That is not to say I do not speak quite candidly of God and my faith when the subject is opened and welcomed. Within the first few weeks, I stopped at a little gas station/cafe one morning. I was dying for a cup of coffee. I am a coffee junkie – and it had been a week with none. The gal behind the counter was naturally curious about my heavy pack and wanted to know what my deal was. I told her about the pilgrimage, praying, living in the woods, the Shrine. She was, as many later were, charmed – and insisted I sit a spell and enjoy all the coffee I wanted. Shortly after I sat down a middle-aged man came in who was apparently a regular. The clerk and he chatted, frequently looking my way. He came over, shook my hand and asked if he could sit and chat with me a spell. I said sure, I would be glad of the company. Smiling, he told me that before we started, I needed to know he was an atheist; that he would love to hear my story but he didn’t want a religious argument. I chuckled and said, “Ah, that’s okay. The way I see it, God reads hearts. If you have good will in your heart, God doesn’t get too worked up about a little confusion in your head. But if you have bad will, you can say ‘Jesus’ all you want. You might fool yourself but you won’t fool God with it.” He laughed and sat down.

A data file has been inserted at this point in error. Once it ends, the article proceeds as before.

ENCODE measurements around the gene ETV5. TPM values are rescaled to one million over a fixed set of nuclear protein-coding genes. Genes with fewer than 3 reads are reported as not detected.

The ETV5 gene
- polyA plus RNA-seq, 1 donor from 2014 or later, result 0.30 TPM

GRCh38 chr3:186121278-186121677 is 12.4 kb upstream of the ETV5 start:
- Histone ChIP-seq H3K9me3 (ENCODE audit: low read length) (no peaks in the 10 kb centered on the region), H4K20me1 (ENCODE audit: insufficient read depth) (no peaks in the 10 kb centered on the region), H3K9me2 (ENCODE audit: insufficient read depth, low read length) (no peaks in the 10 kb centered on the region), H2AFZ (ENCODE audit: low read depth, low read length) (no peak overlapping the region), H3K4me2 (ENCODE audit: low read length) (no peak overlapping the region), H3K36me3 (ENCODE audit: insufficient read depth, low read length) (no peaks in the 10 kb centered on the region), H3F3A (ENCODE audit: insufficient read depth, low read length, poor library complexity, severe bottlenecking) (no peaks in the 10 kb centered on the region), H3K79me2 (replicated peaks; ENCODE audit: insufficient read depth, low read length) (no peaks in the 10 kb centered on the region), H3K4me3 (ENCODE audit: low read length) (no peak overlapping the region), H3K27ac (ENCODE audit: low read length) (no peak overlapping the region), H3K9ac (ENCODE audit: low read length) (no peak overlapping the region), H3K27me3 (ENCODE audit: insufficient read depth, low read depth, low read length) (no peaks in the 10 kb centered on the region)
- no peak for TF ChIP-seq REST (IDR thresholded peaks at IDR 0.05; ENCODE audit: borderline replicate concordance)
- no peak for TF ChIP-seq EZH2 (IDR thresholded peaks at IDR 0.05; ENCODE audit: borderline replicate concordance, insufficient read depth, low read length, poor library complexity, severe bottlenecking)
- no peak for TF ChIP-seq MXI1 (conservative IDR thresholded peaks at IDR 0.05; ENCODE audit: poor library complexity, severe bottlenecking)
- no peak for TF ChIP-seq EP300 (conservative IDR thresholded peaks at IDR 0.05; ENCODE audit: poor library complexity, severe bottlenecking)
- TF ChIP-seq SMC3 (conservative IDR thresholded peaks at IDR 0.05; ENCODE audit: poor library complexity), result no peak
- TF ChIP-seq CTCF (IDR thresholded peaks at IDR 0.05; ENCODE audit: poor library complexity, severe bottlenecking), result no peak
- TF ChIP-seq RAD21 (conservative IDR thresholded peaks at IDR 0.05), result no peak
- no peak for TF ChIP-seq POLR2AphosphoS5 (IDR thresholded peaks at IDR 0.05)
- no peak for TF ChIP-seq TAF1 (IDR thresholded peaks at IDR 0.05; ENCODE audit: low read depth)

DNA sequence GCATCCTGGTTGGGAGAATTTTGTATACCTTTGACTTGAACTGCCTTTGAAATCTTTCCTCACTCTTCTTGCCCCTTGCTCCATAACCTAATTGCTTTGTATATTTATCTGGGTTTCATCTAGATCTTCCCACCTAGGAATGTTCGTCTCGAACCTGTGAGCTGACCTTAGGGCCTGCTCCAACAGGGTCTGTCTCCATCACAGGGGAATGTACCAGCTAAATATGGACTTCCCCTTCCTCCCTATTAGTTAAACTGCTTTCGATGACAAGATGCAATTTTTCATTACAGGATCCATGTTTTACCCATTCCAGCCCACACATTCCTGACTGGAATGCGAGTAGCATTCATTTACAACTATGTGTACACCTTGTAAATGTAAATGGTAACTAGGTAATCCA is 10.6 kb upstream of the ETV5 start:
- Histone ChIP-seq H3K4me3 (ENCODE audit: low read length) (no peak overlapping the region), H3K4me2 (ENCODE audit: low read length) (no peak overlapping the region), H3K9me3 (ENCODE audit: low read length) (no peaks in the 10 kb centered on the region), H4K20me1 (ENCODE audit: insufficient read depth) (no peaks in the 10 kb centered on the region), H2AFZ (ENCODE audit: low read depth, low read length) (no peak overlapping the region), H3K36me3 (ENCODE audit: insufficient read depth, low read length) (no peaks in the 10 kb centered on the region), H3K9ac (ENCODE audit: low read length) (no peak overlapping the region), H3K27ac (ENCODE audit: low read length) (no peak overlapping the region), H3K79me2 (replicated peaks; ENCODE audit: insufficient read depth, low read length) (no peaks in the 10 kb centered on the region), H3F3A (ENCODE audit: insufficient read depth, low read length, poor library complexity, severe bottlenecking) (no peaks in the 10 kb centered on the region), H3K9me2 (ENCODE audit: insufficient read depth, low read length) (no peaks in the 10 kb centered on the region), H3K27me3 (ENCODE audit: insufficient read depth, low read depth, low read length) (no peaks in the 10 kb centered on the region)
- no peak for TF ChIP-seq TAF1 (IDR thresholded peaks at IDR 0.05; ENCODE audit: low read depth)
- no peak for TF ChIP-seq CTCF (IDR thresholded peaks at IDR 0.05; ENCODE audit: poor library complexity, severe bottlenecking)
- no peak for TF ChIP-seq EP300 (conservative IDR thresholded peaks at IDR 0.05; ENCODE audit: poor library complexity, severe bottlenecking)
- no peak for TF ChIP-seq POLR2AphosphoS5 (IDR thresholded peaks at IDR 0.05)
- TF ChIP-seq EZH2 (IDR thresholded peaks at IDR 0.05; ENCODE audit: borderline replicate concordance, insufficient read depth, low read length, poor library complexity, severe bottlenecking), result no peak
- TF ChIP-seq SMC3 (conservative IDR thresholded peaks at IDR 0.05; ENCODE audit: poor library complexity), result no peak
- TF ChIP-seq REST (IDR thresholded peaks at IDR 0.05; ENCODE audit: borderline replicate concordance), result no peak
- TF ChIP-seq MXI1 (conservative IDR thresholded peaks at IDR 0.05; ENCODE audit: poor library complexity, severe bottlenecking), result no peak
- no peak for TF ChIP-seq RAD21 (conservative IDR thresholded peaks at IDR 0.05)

The guy was interesting and funny. He was a semi-retired engineer. We talked about his work and mine. We talked about our kids, the foods we liked, what each of us liked to do for fun. We talked about politics because of my background expertise in it and he gave me some great insights on some energy issues because his work was heavily involved in it. We talked enthusiastically for about an hour and a half before I needed to get going. Except for the opening, we didn’t talk about religion at all – except the basic information of its relation to what I was doing. As we ended, he astonished me by saying, “If things are like you say, I hope there is a God.” I gave my cock-eyed grin and responded, “There is – and He is going to take your good wishes for me as a prayer.” With a little smile he said that would be nice.

That is how things usually happen with me. If someone is friendly, I like chatting with them. I rarely try to evangelize anyone. It doesn’t bother me at all that many good people believe different than I do. But people often come away from our chats about everything else evangelized. Truth is, it kind of befuddles me. If I was sending people out to win people to God, it is not the way I would recommend. But it is the way things happen with me and I like it, so I just muddle on.